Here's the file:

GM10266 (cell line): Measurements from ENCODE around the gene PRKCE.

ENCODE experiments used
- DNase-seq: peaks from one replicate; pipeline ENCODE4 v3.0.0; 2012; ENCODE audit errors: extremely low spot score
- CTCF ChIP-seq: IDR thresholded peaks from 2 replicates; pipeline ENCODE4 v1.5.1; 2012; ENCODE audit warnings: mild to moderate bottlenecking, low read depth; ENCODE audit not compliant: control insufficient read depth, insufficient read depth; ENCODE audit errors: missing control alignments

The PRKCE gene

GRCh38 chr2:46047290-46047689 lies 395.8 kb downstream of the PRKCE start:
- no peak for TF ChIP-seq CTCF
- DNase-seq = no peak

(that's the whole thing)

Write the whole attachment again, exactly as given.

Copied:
GM10266 (cell line): Measurements from ENCODE around the gene PRKCE.

ENCODE experiments used
- DNase-seq: peaks from one replicate; pipeline ENCODE4 v3.0.0; 2012; ENCODE audit errors: extremely low spot score
- CTCF ChIP-seq: IDR thresholded peaks from 2 replicates; pipeline ENCODE4 v1.5.1; 2012; ENCODE audit warnings: mild to moderate bottlenecking, low read depth; ENCODE audit not compliant: control insufficient read depth, insufficient read depth; ENCODE audit errors: missing control alignments

The PRKCE gene

GRCh38 chr2:46047290-46047689 lies 395.8 kb downstream of the PRKCE start:
- no peak for TF ChIP-seq CTCF
- DNase-seq = no peak